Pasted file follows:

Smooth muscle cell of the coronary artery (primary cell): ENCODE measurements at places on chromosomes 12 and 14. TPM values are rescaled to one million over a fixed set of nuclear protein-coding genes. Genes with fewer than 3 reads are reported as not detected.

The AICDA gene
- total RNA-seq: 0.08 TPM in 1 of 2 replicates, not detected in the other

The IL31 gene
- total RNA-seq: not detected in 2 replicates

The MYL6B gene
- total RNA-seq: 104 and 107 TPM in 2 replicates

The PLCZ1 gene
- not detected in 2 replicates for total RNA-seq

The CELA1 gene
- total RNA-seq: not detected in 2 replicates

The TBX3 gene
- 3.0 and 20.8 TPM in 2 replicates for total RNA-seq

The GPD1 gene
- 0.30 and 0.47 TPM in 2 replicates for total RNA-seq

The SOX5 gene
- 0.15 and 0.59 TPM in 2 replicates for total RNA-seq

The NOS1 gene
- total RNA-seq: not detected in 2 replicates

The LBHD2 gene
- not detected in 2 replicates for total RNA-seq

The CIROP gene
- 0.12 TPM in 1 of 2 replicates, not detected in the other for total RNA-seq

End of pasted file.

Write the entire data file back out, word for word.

Smooth muscle cell of the coronary artery (primary cell): ENCODE measurements at places on chromosomes 12 and 14. TPM values are rescaled to one million over a fixed set of nuclear protein-coding genes. Genes with fewer than 3 reads are reported as not detected.

The AICDA gene
- total RNA-seq: 0.08 TPM in 1 of 2 replicates, not detected in the other

The IL31 gene
- total RNA-seq: not detected in 2 replicates

The MYL6B gene
- total RNA-seq: 104 and 107 TPM in 2 replicates

The PLCZ1 gene
- not detected in 2 replicates for total RNA-seq

The CELA1 gene
- total RNA-seq: not detected in 2 replicates

The TBX3 gene
- 3.0 and 20.8 TPM in 2 replicates for total RNA-seq

The GPD1 gene
- 0.30 and 0.47 TPM in 2 replicates for total RNA-seq

The SOX5 gene
- 0.15 and 0.59 TPM in 2 replicates for total RNA-seq

The NOS1 gene
- total RNA-seq: not detected in 2 replicates

The LBHD2 gene
- not detected in 2 replicates for total RNA-seq

The CIROP gene
- 0.12 TPM in 1 of 2 replicates, not detected in the other for total RNA-seq